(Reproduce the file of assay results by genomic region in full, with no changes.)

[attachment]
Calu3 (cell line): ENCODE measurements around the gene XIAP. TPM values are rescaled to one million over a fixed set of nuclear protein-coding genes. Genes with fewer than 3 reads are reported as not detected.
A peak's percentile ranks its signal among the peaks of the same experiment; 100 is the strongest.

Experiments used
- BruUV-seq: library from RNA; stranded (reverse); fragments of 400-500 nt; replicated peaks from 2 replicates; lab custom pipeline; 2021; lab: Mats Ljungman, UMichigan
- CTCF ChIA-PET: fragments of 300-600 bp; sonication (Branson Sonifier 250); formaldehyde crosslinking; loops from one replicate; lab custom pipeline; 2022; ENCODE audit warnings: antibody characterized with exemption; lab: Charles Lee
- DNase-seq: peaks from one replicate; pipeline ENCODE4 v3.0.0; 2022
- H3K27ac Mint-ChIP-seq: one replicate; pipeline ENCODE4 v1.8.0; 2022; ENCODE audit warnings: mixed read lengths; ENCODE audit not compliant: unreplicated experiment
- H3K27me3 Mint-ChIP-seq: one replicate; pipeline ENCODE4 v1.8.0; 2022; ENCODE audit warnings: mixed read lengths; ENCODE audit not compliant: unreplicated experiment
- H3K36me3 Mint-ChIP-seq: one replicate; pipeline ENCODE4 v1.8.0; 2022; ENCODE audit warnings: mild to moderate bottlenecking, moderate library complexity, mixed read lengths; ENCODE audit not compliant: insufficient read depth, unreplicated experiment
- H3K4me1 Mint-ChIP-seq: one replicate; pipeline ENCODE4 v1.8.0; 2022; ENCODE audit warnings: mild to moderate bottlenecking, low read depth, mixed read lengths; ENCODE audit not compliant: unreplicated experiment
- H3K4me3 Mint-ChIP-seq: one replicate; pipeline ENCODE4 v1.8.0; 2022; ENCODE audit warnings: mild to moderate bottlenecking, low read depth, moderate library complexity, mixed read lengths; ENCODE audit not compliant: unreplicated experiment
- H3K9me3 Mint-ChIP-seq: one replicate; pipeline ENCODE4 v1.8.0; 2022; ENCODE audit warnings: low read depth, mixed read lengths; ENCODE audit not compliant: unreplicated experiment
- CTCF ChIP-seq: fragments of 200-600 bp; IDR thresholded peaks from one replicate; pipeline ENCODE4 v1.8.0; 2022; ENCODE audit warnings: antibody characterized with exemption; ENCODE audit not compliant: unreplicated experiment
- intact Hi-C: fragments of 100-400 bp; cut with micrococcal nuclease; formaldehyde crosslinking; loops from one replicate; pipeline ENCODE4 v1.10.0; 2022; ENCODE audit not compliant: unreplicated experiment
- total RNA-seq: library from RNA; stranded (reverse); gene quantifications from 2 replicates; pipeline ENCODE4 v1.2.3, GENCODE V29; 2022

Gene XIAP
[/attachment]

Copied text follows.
Calu3 (cell line): ENCODE measurements around the gene XIAP. TPM values are rescaled to one million over a fixed set of nuclear protein-coding genes. Genes with fewer than 3 reads are reported as not detected.
A peak's percentile ranks its signal among the peaks of the same experiment; 100 is the strongest.

Experiments used
- BruUV-seq: library from RNA; stranded (reverse); fragments of 400-500 nt; replicated peaks from 2 replicates; lab custom pipeline; 2021; lab: Mats Ljungman, UMichigan
- CTCF ChIA-PET: fragments of 300-600 bp; sonication (Branson Sonifier 250); formaldehyde crosslinking; loops from one replicate; lab custom pipeline; 2022; ENCODE audit warnings: antibody characterized with exemption; lab: Charles Lee
- DNase-seq: peaks from one replicate; pipeline ENCODE4 v3.0.0; 2022
- H3K27ac Mint-ChIP-seq: one replicate; pipeline ENCODE4 v1.8.0; 2022; ENCODE audit warnings: mixed read lengths; ENCODE audit not compliant: unreplicated experiment
- H3K27me3 Mint-ChIP-seq: one replicate; pipeline ENCODE4 v1.8.0; 2022; ENCODE audit warnings: mixed read lengths; ENCODE audit not compliant: unreplicated experiment
- H3K36me3 Mint-ChIP-seq: one replicate; pipeline ENCODE4 v1.8.0; 2022; ENCODE audit warnings: mild to moderate bottlenecking, moderate library complexity, mixed read lengths; ENCODE audit not compliant: insufficient read depth, unreplicated experiment
- H3K4me1 Mint-ChIP-seq: one replicate; pipeline ENCODE4 v1.8.0; 2022; ENCODE audit warnings: mild to moderate bottlenecking, low read depth, mixed read lengths; ENCODE audit not compliant: unreplicated experiment
- H3K4me3 Mint-ChIP-seq: one replicate; pipeline ENCODE4 v1.8.0; 2022; ENCODE audit warnings: mild to moderate bottlenecking, low read depth, moderate library complexity, mixed read lengths; ENCODE audit not compliant: unreplicated experiment
- H3K9me3 Mint-ChIP-seq: one replicate; pipeline ENCODE4 v1.8.0; 2022; ENCODE audit warnings: low read depth, mixed read lengths; ENCODE audit not compliant: unreplicated experiment
- CTCF ChIP-seq: fragments of 200-600 bp; IDR thresholded peaks from one replicate; pipeline ENCODE4 v1.8.0; 2022; ENCODE audit warnings: antibody characterized with exemption; ENCODE audit not compliant: unreplicated experiment
- intact Hi-C: fragments of 100-400 bp; cut with micrococcal nuclease; formaldehyde crosslinking; loops from one replicate; pipeline ENCODE4 v1.10.0; 2022; ENCODE audit not compliant: unreplicated experiment
- total RNA-seq: library from RNA; stranded (reverse); gene quantifications from 2 replicates; pipeline ENCODE4 v1.2.3, GENCODE V29; 2022

Gene XIAP